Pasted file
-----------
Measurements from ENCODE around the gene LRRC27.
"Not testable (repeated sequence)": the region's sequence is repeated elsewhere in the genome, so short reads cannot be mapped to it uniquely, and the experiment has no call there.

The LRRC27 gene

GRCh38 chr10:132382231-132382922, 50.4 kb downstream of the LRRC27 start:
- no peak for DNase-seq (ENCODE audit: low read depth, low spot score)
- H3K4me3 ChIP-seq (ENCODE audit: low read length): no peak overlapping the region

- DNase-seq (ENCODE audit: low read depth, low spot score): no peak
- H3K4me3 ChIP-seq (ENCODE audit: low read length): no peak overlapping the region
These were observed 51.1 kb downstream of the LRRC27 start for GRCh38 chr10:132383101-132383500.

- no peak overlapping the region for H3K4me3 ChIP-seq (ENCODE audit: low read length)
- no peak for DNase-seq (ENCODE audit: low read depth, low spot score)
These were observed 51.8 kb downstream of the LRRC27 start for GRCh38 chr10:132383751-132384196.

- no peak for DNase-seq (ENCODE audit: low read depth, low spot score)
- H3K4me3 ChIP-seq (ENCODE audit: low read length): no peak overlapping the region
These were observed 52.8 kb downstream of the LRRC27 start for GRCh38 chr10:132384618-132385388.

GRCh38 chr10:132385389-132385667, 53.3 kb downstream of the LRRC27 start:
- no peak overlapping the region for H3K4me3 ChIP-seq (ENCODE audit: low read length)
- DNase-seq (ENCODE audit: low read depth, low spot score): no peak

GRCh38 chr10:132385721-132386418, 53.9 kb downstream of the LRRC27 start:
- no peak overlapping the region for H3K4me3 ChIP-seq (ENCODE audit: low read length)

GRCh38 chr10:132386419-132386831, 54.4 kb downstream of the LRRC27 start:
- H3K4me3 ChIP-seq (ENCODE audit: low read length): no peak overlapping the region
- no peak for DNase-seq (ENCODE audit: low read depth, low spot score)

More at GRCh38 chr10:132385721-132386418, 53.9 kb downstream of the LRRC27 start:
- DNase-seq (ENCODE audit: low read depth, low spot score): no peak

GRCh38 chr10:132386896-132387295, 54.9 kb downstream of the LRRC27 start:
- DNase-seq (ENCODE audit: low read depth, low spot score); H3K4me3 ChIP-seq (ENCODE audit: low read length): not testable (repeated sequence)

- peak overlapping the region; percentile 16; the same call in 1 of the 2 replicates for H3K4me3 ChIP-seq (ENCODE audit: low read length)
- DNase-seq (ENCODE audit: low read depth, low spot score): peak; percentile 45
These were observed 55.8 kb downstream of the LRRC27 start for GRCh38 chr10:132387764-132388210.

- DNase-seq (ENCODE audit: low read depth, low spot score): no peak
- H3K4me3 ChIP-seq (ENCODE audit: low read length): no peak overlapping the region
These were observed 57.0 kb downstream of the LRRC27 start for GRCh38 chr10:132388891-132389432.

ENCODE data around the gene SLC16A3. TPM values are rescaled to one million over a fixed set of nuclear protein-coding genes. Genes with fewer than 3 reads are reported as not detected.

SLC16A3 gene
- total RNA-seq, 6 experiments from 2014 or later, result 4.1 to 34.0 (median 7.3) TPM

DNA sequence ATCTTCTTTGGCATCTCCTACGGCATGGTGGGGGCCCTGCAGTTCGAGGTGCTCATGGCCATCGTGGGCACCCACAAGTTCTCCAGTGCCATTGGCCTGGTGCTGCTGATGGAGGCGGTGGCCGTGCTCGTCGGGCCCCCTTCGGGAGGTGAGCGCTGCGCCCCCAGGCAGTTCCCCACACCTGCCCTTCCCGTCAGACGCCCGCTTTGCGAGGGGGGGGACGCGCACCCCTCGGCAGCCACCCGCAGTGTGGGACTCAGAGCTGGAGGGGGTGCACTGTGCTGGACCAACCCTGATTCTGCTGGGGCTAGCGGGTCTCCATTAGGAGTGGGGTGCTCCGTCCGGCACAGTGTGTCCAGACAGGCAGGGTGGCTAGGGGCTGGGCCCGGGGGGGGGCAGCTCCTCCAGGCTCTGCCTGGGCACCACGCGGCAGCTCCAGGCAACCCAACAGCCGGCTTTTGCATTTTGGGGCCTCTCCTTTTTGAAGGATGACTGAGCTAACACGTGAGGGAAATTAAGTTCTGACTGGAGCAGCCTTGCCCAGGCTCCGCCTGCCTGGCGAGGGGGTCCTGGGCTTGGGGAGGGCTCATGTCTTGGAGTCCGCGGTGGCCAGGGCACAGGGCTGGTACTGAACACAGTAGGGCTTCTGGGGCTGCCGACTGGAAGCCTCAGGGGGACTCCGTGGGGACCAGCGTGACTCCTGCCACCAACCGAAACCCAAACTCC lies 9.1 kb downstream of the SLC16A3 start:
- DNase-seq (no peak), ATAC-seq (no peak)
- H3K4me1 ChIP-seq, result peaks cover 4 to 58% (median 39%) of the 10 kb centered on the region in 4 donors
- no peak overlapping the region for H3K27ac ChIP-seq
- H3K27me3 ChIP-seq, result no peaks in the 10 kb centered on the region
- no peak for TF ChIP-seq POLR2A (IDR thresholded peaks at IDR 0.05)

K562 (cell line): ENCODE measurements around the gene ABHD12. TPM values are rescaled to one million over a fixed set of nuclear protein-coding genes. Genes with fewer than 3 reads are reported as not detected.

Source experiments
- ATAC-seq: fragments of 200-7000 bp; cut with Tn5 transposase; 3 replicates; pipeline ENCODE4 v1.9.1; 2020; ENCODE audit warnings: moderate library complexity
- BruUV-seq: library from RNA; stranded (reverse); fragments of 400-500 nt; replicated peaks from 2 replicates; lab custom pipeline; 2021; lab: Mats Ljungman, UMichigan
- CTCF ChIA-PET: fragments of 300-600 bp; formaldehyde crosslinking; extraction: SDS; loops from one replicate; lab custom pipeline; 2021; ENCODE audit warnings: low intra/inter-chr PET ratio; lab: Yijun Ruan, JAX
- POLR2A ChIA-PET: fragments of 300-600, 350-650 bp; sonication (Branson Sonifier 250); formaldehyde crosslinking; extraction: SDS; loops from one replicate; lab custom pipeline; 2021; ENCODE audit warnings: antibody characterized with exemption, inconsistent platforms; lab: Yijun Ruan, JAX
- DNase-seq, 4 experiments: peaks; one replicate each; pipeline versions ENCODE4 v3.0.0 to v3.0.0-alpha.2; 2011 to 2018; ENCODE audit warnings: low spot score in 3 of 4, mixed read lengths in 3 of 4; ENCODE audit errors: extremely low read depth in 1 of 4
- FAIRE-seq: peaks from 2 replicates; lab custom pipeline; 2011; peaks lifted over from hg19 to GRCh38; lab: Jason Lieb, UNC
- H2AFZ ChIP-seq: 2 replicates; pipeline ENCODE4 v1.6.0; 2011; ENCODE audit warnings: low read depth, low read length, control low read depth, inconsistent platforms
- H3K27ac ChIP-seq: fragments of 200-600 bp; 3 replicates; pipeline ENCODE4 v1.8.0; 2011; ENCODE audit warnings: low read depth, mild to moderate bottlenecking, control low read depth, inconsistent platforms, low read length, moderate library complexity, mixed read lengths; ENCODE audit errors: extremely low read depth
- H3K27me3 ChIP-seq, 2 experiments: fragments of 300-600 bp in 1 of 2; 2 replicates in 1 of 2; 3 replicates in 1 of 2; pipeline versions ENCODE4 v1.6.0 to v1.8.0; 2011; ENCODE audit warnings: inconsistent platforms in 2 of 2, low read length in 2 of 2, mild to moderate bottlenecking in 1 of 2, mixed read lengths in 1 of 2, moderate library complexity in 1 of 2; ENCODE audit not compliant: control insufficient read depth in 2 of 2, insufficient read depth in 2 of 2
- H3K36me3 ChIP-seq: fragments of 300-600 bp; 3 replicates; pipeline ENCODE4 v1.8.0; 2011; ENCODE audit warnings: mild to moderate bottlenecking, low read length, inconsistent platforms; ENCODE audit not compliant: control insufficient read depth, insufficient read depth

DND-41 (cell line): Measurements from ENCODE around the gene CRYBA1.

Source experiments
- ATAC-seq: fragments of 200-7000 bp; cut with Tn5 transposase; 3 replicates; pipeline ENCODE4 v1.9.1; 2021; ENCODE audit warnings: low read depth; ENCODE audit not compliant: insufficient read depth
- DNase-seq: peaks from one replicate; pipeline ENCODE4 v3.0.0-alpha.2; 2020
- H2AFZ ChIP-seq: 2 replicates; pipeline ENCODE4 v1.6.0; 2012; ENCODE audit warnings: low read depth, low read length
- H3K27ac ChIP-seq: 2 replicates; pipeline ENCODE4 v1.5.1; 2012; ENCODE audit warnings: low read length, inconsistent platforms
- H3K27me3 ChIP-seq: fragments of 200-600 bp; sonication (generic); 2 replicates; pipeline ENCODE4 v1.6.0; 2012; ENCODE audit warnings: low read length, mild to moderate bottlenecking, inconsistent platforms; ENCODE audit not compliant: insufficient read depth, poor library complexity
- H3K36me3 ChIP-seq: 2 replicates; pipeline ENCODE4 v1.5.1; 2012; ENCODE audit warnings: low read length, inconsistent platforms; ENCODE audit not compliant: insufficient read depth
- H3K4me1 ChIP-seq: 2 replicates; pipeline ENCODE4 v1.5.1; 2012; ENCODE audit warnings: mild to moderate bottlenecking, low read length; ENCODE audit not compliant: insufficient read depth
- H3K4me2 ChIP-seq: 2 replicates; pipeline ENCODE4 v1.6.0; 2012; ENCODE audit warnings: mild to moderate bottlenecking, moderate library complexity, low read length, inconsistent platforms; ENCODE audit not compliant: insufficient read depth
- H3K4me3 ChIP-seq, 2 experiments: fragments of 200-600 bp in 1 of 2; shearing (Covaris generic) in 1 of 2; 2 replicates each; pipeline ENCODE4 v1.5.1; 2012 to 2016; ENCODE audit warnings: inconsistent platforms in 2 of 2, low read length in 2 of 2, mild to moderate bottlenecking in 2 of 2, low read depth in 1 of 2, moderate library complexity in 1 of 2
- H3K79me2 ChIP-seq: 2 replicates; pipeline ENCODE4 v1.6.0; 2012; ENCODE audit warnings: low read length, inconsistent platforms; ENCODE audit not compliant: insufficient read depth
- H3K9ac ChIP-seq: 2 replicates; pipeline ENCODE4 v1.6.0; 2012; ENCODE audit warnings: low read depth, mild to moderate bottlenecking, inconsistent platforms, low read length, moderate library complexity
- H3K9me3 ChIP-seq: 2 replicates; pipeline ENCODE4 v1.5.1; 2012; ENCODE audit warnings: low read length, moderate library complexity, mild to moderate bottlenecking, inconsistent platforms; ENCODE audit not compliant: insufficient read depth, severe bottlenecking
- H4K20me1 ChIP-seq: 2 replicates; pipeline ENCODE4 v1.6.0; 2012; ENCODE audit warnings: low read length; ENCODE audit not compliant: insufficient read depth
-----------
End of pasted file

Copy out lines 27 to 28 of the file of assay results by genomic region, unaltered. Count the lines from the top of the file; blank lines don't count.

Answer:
- DNase-seq (ENCODE audit: low read depth, low spot score); H3K4me3 ChIP-seq (ENCODE audit: low read length): not testable (repeated sequence)

- peak overlapping the region; percentile 16; the same call in 1 of the 2 replicates for H3K4me3 ChIP-seq (ENCODE audit: low read length)